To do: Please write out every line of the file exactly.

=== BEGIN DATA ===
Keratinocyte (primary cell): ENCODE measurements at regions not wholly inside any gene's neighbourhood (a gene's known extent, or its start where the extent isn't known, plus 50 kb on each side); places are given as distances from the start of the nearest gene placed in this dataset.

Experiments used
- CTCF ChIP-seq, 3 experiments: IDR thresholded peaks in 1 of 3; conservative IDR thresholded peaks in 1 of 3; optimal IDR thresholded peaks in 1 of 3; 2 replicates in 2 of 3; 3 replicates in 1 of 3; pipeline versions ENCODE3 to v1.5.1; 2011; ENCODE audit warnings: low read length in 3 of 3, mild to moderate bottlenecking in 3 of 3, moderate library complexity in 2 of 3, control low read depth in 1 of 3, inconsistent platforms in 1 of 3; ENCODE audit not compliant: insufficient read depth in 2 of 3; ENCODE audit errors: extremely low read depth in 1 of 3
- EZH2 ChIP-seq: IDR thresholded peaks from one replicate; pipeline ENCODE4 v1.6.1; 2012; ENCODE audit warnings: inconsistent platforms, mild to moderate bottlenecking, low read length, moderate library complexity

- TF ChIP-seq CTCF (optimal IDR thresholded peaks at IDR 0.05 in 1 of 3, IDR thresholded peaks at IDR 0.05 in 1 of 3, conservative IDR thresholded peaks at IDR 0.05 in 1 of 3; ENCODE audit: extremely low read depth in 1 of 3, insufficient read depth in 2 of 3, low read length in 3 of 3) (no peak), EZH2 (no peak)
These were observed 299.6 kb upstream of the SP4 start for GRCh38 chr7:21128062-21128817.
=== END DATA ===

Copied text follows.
Keratinocyte (primary cell): ENCODE measurements at regions not wholly inside any gene's neighbourhood (a gene's known extent, or its start where the extent isn't known, plus 50 kb on each side); places are given as distances from the start of the nearest gene placed in this dataset.

Experiments used
- CTCF ChIP-seq, 3 experiments: IDR thresholded peaks in 1 of 3; conservative IDR thresholded peaks in 1 of 3; optimal IDR thresholded peaks in 1 of 3; 2 replicates in 2 of 3; 3 replicates in 1 of 3; pipeline versions ENCODE3 to v1.5.1; 2011; ENCODE audit warnings: low read length in 3 of 3, mild to moderate bottlenecking in 3 of 3, moderate library complexity in 2 of 3, control low read depth in 1 of 3, inconsistent platforms in 1 of 3; ENCODE audit not compliant: insufficient read depth in 2 of 3; ENCODE audit errors: extremely low read depth in 1 of 3
- EZH2 ChIP-seq: IDR thresholded peaks from one replicate; pipeline ENCODE4 v1.6.1; 2012; ENCODE audit warnings: inconsistent platforms, mild to moderate bottlenecking, low read length, moderate library complexity

- TF ChIP-seq CTCF (optimal IDR thresholded peaks at IDR 0.05 in 1 of 3, IDR thresholded peaks at IDR 0.05 in 1 of 3, conservative IDR thresholded peaks at IDR 0.05 in 1 of 3; ENCODE audit: extremely low read depth in 1 of 3, insufficient read depth in 2 of 3, low read length in 3 of 3) (no peak), EZH2 (no peak)
These were observed 299.6 kb upstream of the SP4 start for GRCh38 chr7:21128062-21128817.